Pharmacy leadership as patient advocates
Healthcare is a complex topic, especially in the United States. From rising costs to a dwindling pool of experienced professionals, there is a great need for more students to focus their careers on this industry. An exciting avenue to explore within healthcare is the innovative role pharmacists play in the industry. The responsibilities of a pharmacist are expanding, and today they serve more than a few important functions. This article will explore modern pharmacy leadership and how it drives advocacy and innovation in the healthcare industry.
What does “pharmacy leadership” mean?
You’re probably familiar with the idea of pharmacists, but you might be less so with the idea of leadership in pharmaceuticals. What exactly does a pharmacy leader do? To narrow down a complex topic, pharmacy leaders optimize medication use systems for safety, optimize the distribution and use of pharmacy resources, develop future leaders, and staff, and promote the idea of pharmacists as patient advocates.
While all of these roles and responsibilities are important, the latter is one of the most critical. A few decades ago, pharmacists dispensed medication and did little else as far as interacting with patients. Over the years, their roles have expanded significantly. Today’s pharmacists are often the first line of defense when patients have mild health concerns. Whether they need help treating a cold or the flu or are interested in securing vaccinations and improving their health literacy, pharmacists are the go-to intermediary between primary care and patients.
Part of serving patients is being on the cutting edge of drug and medication research. This is another pharmacist role that you might not know. Pharmacists do more than dispense medication and help you if you feel sick. They also play a big part in trialing new medications, securing proper manufacturing standards for that medication, and distributing it to the patients who need it.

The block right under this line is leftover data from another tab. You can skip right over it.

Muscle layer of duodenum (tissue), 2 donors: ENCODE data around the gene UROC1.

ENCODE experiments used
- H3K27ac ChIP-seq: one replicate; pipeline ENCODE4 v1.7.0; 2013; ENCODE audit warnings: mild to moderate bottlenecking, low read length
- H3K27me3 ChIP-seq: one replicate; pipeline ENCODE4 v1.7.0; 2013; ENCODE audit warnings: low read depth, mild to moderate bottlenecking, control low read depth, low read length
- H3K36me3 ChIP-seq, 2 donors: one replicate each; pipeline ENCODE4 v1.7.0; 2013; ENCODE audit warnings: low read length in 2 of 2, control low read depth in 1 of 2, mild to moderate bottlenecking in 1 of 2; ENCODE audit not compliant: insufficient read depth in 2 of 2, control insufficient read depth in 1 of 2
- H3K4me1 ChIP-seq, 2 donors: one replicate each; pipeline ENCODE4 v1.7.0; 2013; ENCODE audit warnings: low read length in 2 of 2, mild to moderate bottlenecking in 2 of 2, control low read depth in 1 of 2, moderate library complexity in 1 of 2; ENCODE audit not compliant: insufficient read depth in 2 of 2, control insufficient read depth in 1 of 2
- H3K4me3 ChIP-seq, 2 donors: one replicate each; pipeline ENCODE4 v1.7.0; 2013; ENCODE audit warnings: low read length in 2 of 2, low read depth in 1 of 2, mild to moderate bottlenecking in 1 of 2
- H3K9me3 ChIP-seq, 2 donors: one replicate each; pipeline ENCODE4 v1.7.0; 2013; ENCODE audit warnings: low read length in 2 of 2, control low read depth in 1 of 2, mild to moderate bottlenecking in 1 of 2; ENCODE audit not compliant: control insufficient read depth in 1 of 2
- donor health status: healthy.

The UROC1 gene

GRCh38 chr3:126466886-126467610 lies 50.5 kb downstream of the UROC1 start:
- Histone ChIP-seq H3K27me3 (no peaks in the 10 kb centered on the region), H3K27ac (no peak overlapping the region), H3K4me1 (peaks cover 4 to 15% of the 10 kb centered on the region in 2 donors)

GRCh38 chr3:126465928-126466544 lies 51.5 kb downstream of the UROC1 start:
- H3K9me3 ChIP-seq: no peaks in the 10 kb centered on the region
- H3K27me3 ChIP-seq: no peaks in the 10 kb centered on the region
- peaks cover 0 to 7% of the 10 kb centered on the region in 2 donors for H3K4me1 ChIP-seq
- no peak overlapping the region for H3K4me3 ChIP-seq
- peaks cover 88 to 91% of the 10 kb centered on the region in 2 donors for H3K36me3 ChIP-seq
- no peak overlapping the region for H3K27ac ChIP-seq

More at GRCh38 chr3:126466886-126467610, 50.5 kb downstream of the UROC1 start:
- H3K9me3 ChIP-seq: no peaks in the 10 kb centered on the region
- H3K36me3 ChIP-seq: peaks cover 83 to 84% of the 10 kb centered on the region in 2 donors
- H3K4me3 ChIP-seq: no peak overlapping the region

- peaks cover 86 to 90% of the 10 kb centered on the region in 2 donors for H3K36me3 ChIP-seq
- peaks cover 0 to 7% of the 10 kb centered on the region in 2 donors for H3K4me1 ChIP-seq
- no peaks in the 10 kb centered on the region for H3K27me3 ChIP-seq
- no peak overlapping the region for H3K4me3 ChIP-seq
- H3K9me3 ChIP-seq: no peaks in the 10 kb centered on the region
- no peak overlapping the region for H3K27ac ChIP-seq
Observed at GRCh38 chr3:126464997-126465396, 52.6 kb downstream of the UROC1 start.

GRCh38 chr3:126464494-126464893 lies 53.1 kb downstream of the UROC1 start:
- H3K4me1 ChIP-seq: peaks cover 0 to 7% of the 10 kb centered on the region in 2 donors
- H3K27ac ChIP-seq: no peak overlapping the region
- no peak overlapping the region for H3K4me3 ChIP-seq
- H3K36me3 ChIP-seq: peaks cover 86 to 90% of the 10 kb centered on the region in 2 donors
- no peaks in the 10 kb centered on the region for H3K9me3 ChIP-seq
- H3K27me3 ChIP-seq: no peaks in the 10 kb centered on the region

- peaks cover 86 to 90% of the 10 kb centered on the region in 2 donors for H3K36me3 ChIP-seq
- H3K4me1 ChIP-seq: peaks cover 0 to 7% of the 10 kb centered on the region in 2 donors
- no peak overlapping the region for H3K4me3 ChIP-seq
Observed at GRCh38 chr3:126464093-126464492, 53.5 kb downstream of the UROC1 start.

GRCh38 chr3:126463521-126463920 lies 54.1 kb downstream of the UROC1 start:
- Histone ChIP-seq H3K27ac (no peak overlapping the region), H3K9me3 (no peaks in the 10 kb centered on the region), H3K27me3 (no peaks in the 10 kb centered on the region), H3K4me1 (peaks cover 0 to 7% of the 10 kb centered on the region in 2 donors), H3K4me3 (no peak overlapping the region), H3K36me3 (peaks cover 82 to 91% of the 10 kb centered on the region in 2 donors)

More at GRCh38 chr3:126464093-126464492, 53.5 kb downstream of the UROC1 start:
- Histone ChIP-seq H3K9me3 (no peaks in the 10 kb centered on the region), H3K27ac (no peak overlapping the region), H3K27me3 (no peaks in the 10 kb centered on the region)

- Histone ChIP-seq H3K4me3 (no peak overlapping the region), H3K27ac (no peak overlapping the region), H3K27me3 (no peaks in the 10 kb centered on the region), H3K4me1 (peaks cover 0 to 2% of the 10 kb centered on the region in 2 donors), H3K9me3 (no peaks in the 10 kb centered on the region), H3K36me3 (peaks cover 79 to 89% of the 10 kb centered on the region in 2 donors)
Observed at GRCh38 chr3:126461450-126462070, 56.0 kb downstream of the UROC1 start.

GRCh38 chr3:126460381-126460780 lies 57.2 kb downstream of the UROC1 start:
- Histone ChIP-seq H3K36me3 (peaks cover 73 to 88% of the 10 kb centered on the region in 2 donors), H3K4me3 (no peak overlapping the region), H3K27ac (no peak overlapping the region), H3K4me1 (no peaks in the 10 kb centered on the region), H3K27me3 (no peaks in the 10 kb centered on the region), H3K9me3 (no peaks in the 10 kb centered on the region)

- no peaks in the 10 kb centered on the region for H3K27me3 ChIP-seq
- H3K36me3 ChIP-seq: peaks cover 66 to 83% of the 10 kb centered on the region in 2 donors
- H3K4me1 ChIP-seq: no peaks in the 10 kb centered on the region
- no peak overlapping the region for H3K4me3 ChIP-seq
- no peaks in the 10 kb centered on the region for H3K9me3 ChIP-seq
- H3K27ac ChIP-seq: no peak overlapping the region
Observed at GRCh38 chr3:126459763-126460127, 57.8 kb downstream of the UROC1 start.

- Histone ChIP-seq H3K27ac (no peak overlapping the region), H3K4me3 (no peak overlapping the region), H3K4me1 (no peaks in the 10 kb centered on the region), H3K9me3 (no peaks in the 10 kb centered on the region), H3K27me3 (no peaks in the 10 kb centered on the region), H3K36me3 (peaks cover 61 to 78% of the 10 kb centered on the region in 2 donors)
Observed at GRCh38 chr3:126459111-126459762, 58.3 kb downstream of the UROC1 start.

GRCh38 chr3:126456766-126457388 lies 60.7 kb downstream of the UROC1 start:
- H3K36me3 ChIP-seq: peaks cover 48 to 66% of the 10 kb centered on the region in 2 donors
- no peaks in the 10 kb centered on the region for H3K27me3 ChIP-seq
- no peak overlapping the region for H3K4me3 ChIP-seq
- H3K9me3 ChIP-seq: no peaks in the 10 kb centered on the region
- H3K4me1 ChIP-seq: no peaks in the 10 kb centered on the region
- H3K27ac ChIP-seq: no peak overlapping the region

One of the main ways that pharmacists function as patient advocates is by double-checking whether prescribed medications are appropriate for patients. Sometimes prescribed medications are simply not the best fit for patients and could do more harm than good. This happens for a few reasons, such as:
Transcription errors at the office-staff level
Sometimes a decimal point is misplaced, or a number is missing, or perhaps the wrong medication altogether is entered into the system before the prescription is sent to the pharmacy. The result is a dosage that is off and could harm the patient rather than help them recover.
Medication errors at the prescriber level
While professionals do their best not to make mistakes, sometimes an error is made, and either the wrong medication is prescribed or a dose that is clearly incorrect makes its way onto a prescription form. It’s a pharmacist’s job to note these errors and begin the process of helping patients find the correct medication that suits their health needs.